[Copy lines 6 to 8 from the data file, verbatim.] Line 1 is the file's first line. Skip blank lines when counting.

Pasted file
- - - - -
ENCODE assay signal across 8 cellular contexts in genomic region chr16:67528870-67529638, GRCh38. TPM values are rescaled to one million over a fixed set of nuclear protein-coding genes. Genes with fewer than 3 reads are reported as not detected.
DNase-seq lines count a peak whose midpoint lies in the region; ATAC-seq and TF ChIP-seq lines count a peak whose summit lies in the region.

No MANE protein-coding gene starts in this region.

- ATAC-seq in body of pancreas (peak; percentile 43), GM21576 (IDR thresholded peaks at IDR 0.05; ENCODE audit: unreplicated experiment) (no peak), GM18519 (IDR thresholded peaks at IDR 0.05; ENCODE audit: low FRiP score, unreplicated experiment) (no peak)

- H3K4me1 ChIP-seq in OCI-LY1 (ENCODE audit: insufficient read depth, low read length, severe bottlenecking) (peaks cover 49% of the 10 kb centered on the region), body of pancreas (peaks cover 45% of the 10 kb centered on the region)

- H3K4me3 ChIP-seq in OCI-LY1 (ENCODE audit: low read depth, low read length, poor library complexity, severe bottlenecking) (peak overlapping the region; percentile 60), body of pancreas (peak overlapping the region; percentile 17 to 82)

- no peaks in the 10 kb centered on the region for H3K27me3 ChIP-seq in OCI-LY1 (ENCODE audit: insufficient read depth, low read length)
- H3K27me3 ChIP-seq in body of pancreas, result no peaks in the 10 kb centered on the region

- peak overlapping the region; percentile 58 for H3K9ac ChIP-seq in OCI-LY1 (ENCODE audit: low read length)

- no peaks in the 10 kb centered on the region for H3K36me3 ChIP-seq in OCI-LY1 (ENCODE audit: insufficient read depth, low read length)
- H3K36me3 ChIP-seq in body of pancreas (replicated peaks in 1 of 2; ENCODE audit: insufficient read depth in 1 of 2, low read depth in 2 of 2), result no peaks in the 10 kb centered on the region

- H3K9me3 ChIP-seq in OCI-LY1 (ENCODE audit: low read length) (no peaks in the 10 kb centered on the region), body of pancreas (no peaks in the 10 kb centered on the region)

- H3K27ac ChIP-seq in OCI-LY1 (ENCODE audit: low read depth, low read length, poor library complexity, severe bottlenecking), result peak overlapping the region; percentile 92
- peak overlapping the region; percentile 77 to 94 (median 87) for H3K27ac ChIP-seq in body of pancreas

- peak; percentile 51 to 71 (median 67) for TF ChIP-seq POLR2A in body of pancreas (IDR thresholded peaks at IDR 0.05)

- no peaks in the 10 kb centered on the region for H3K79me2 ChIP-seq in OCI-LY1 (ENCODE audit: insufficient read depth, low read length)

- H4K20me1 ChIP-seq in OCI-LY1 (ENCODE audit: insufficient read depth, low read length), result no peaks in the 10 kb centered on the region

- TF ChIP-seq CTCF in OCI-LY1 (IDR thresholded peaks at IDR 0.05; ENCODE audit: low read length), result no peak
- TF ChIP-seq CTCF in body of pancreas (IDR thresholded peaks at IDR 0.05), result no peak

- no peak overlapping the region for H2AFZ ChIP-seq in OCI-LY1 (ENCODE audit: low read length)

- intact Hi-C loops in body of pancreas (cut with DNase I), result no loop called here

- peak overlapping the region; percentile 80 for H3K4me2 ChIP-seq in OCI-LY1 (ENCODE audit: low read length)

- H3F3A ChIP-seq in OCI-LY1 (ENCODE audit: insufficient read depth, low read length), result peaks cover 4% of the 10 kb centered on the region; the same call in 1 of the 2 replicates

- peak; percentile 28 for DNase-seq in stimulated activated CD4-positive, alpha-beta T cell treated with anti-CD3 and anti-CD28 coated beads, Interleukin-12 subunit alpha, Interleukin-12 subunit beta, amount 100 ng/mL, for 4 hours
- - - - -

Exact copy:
- H3K4me3 ChIP-seq in OCI-LY1 (ENCODE audit: low read depth, low read length, poor library complexity, severe bottlenecking) (peak overlapping the region; percentile 60), body of pancreas (peak overlapping the region; percentile 17 to 82)

- no peaks in the 10 kb centered on the region for H3K27me3 ChIP-seq in OCI-LY1 (ENCODE audit: insufficient read depth, low read length)
- H3K27me3 ChIP-seq in body of pancreas, result no peaks in the 10 kb centered on the region